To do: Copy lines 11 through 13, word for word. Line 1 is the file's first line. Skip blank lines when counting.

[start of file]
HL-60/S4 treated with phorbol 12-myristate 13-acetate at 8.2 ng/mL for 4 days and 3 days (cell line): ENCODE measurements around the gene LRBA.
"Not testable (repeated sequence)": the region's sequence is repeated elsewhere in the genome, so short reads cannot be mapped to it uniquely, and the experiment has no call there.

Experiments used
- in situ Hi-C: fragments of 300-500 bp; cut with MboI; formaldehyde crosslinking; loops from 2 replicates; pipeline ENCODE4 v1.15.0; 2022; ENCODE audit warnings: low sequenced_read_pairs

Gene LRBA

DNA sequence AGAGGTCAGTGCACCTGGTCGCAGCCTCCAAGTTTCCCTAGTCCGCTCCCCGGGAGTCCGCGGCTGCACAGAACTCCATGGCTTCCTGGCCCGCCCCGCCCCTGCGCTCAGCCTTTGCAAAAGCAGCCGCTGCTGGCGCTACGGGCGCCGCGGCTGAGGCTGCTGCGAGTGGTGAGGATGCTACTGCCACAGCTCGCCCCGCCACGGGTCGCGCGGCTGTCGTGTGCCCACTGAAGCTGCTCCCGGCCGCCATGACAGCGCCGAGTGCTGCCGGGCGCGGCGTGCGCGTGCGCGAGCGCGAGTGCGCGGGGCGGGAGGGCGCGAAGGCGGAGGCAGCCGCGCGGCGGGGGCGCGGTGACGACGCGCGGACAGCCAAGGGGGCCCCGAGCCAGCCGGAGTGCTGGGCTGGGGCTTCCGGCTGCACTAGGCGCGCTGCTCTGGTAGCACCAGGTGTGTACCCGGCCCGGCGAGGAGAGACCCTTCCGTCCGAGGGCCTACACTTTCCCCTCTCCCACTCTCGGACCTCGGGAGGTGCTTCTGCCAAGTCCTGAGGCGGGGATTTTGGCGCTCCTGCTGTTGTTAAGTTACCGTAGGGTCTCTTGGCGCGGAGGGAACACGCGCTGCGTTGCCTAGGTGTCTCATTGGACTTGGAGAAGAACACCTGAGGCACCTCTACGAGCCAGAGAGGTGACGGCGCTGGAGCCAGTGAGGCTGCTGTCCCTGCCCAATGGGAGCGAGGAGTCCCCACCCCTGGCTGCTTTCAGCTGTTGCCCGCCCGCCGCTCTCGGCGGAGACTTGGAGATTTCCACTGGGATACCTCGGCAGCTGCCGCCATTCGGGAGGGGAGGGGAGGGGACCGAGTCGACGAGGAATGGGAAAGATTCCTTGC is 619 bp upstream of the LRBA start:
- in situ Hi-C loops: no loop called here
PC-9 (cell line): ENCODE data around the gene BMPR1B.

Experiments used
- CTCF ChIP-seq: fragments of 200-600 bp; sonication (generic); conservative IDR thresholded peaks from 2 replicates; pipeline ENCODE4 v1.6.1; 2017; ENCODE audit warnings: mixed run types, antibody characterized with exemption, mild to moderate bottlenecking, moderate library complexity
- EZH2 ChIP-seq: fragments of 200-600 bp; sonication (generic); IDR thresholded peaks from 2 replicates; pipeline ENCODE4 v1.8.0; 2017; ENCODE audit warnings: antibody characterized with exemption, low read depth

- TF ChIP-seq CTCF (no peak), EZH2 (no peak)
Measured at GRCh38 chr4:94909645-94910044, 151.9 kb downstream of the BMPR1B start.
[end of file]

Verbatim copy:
- EZH2 ChIP-seq: fragments of 200-600 bp; sonication (generic); IDR thresholded peaks from 2 replicates; pipeline ENCODE4 v1.8.0; 2017; ENCODE audit warnings: antibody characterized with exemption, low read depth

- TF ChIP-seq CTCF (no peak), EZH2 (no peak)
Measured at GRCh38 chr4:94909645-94910044, 151.9 kb downstream of the BMPR1B start.